A camera which will make the picture bright without blurring it may be made by using a glass lens (See Lenses, Experiments With). These experiments show how a lens will throw a picture, and the picture can be seen to better advantage if the lens be fixed in a hole in the side of a box. The observer may work at the picture through a hole in the top of the box, or the back of the box may be made of thin white paper, so that the picture will show on the other side. There is a certain distance from the lens for every object, where its image will be plainest, so it is a good plan to make the back of the box so that it can be slid in and out. Find the distance at which the lens makes the plainest picture of near objects before choosing the box, and then select one of the right depth. Remove the back, and saw off the edges so that it can be made to slip in as far as desired. Nail a stick to it to serve as a handle by which it may be pulled in and out.

Hat Camera. A camera can be made also from a stiff felt or silk hat, if it have a ventilating hole in the top of the crown. If there are more than one of these holes, all but the central one may be stopped with paper. A piece of thin paper is then pinned over the bottom of the hat, which is held with the top toward the part of the landscape to be observed. A black shawl is thrown over the hat and the observer's head, but care must be taken that it does not hang over the ventilating hole.

Sunday, September 17, 2017

Discard Your Troubles, Book Them Now! -- September 17, 2017

Moving Picture World, 01-September-1917
Billy West closely imitated Charlie Chaplin in a long series of comedies for different studios.While Chaplin was making the excellent Mutual comedies, West was making imitations of Chaplin's Essanay comedies.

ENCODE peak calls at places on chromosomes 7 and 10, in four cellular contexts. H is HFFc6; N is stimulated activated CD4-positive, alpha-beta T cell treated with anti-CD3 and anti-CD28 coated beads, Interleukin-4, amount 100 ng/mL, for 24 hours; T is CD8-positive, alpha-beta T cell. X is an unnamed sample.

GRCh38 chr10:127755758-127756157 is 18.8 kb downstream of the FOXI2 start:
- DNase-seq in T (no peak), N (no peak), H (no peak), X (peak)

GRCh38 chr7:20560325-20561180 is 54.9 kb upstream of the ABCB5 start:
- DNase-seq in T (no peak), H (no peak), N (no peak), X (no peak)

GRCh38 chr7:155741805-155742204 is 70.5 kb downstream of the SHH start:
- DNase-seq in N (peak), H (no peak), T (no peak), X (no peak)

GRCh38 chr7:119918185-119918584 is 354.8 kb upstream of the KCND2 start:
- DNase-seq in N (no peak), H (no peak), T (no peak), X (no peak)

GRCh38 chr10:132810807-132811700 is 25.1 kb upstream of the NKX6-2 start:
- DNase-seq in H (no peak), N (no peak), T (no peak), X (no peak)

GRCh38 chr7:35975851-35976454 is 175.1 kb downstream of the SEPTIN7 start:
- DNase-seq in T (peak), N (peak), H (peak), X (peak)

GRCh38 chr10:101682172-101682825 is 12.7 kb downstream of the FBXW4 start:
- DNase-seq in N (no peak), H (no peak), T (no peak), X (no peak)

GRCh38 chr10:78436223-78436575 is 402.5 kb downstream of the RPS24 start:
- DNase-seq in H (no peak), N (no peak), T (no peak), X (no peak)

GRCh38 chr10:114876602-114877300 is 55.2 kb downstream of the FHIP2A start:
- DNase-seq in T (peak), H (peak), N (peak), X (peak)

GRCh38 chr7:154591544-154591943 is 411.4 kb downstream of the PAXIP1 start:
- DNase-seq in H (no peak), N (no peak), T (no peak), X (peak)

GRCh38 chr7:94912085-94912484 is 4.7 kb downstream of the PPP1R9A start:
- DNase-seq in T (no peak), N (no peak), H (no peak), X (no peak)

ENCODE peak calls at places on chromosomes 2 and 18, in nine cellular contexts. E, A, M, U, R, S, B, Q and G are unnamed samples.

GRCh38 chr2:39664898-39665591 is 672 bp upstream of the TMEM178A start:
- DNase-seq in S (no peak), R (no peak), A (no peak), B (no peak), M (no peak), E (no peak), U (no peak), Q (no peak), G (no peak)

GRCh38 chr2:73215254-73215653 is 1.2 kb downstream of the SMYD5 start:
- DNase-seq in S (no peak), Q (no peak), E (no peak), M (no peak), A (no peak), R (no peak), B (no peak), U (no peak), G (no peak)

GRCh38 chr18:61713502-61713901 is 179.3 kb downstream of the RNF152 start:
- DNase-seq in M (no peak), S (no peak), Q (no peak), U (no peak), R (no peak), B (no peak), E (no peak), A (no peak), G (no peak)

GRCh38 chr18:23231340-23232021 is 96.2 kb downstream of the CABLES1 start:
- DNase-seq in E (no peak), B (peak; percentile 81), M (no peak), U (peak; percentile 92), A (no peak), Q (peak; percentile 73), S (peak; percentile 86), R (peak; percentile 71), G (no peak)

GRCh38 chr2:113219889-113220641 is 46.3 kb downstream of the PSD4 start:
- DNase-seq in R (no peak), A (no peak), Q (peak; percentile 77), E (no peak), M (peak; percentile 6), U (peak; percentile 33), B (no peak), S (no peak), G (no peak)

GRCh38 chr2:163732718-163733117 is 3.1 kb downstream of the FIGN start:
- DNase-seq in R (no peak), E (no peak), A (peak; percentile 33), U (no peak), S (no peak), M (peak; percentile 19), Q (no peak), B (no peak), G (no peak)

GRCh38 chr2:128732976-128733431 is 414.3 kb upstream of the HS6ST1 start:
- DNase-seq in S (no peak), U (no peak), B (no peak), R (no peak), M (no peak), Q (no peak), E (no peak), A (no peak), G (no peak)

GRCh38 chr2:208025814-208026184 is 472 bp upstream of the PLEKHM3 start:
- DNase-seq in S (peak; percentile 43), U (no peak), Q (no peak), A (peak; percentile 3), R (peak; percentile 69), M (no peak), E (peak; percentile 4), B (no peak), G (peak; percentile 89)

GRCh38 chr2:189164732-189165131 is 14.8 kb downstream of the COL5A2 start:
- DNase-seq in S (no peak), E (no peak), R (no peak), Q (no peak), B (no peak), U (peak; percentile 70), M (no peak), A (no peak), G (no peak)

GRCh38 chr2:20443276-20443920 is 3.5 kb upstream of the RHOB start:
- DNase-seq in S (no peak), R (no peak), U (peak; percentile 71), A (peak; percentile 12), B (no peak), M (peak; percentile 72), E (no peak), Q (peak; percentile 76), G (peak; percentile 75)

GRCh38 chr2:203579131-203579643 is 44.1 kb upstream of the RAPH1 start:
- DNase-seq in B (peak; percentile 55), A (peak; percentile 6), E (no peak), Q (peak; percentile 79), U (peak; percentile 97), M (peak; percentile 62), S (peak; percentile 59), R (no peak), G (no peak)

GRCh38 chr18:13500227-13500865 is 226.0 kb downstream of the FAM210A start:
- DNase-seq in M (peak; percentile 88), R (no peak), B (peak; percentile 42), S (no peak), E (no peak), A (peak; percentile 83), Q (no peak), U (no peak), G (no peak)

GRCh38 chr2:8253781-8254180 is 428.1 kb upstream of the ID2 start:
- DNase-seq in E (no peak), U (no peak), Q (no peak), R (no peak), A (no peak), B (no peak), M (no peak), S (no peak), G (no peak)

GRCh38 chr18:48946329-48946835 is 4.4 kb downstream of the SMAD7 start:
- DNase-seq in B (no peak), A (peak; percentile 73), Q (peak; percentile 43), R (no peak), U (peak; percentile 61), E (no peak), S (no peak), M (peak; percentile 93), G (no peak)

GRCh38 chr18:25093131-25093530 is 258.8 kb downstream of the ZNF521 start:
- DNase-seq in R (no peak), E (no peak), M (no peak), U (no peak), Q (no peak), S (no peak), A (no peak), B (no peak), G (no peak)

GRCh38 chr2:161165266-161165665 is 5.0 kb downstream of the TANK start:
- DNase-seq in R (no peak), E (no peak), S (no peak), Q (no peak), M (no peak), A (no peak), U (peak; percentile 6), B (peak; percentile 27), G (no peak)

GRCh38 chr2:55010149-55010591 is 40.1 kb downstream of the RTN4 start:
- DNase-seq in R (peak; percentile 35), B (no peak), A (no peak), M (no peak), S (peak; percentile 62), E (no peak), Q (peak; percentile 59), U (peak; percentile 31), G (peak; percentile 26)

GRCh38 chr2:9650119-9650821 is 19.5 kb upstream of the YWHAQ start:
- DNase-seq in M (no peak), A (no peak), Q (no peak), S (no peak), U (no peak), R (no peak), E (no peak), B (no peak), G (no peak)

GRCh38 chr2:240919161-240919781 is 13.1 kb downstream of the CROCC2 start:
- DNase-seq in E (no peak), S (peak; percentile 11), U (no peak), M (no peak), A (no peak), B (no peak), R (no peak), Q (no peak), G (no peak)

Moving Picture World, 22-September-1917
 "You Can't Lose if you Draw to This Pair of King-Bee Comedies." 

Moving Picture World, 22-September-1917
"Billy is seen as the star boarder in a boarding house, in which most of the other boarders are pretty girls.  But there are janitors, cooks, cows and lots of other things around the house..."

Moving Picture World, 29-September-1917
After stating that the Billy West company was moving from Jacksonville, Florida to Los Angeles.  "While on the coast the King-Bee will make in conjunction with their two-reel comedies a special five-reel feature entitled 'King Soloman,' with the inimitable Billy West in the title role." 

Saturday, September 16, 2017

Harry Dean Stanton, RIP -- September 16, 2017

www.listal.com
Harry Dean Stanton has died.  He was in a lot of good movies and he kept working until just recently. 

www.listal.com
John Huston's Wise Blood is one of my favorite Harry Dean Stanton movies. 

Friday, September 15, 2017

And the New One Reel Rolin Comedies Featuring Harold Lloyd -- September 15, 2017

Moving Picture World, 22-September-1917
Harold Lloyd had been successfully appearing in the Lonesome Luke comedies for Hal Roach's Rolin since 1915.  He felt dissatisfied with the unrealistic Luke, who had started as an imitation of Charley Chaplin, and looked for a new character.  Lloyd came up with what he called the "Glass Character."  "Over the Fence" was the first film with the glass character.  In what may have been a unique arrangement, Lloyd appeared in two-reelers as Lonesome Luke and one-reelers as the glass character.  Lloyd reasoned that the new character would get more exposure in the shorter films, which could be released more frequently. 

Moving Picture World, 01-September-1917
"The two-reel pictures are Lonesome Luke Comedies and the one-reelers will be known as Harold Lloyd Comedies.  These will altername with the Luke two-reelers till further notice..."

Moving Picture World, 08-September-1917
"On September 9 comes the first of the new one-reel Harold Lloyd comedies." 

Moving Picture World, 29-September-1917
"Lonesome Luke Comedies are in two reels -- the Harold Lloyd Comedies in one.  Each produced by Rolin.  Each the best of its kind."  I like the photo of Harold as Lonesome Luke.